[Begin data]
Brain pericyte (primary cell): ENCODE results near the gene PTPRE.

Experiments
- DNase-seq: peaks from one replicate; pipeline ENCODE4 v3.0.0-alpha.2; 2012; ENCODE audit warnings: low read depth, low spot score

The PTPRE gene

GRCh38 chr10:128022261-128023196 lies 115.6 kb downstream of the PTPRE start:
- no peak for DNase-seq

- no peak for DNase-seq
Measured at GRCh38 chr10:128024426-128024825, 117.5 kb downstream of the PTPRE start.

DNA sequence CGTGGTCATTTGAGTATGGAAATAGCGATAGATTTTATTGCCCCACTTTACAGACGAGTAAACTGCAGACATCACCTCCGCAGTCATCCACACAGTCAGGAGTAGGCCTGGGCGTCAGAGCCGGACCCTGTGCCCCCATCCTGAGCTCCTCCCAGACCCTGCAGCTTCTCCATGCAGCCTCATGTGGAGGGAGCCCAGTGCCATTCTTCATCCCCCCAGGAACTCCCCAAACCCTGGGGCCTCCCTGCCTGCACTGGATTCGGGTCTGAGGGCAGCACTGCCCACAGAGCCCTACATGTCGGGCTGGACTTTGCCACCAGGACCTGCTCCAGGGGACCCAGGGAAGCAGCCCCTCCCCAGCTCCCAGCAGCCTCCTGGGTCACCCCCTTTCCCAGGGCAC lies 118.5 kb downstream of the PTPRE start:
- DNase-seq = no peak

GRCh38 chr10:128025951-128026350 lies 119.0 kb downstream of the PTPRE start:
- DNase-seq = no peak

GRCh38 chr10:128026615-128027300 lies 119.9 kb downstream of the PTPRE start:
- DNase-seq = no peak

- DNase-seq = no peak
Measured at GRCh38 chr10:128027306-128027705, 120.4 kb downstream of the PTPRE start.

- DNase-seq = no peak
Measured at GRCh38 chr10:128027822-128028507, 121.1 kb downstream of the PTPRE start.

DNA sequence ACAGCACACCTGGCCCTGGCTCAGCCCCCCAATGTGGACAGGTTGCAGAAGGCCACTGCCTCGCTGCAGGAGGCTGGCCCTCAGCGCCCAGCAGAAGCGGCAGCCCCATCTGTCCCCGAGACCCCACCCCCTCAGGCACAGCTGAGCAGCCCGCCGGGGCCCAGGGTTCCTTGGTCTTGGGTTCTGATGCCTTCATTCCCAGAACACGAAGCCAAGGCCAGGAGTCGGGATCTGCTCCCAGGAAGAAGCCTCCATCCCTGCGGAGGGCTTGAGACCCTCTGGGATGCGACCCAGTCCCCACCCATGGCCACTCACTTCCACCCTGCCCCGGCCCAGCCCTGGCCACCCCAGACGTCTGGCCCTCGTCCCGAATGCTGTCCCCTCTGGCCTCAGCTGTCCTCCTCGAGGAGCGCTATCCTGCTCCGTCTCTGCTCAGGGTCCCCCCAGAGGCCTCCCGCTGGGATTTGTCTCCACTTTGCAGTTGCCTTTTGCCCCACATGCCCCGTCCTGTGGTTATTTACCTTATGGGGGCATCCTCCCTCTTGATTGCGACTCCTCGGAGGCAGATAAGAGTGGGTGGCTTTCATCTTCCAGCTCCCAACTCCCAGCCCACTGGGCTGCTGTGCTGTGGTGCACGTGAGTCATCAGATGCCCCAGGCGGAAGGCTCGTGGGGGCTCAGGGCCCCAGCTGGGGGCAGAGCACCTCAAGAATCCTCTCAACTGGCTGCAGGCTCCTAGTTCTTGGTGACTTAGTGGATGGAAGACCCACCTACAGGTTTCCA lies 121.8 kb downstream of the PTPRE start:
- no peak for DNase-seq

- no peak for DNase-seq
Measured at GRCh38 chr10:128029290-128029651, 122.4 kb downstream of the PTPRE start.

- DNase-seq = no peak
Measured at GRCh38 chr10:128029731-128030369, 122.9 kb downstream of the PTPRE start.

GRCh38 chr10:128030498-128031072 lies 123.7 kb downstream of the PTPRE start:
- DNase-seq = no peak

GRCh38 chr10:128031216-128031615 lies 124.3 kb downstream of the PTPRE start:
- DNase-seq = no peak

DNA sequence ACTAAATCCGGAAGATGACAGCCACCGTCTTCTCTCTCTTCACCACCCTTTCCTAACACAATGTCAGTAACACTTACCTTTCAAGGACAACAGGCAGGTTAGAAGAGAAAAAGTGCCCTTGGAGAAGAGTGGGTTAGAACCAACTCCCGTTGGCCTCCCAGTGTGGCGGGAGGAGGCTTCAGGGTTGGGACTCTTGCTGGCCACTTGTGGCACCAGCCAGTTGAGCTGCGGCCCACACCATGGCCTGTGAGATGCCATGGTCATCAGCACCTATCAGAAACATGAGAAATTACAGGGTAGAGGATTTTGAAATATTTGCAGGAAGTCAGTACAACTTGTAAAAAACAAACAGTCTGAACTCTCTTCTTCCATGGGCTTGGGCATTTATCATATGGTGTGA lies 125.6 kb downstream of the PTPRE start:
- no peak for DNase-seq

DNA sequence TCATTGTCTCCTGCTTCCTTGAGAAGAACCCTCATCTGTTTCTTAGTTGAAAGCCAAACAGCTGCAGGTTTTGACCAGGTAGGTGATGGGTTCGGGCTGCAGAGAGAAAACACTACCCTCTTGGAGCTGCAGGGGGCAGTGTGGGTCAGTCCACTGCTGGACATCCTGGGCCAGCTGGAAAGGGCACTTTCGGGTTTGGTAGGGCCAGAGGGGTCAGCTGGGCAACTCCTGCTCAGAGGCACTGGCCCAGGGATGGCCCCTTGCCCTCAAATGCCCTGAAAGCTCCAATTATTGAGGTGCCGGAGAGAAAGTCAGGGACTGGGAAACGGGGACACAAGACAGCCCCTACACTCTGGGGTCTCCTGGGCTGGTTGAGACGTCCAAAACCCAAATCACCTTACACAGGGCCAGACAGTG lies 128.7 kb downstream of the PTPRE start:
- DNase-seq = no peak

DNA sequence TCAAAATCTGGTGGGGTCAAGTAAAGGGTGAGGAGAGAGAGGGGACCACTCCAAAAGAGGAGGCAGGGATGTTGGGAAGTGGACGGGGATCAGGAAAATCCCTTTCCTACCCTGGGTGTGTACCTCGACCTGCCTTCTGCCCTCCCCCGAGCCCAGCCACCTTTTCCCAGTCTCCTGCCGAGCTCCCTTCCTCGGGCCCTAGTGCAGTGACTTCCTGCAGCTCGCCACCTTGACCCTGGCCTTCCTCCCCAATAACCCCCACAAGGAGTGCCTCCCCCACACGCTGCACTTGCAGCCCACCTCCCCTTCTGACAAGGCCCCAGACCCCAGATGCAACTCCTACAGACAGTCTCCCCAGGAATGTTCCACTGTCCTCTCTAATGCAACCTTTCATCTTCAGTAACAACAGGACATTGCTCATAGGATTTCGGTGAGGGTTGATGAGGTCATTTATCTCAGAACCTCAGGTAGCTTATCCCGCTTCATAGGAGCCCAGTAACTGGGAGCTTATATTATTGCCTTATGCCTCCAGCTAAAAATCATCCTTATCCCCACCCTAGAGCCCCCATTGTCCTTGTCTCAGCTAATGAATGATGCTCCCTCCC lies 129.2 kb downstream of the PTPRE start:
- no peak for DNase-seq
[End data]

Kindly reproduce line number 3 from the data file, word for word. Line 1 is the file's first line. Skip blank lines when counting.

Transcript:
- DNase-seq: peaks from one replicate; pipeline ENCODE4 v3.0.0-alpha.2; 2012; ENCODE audit warnings: low read depth, low spot score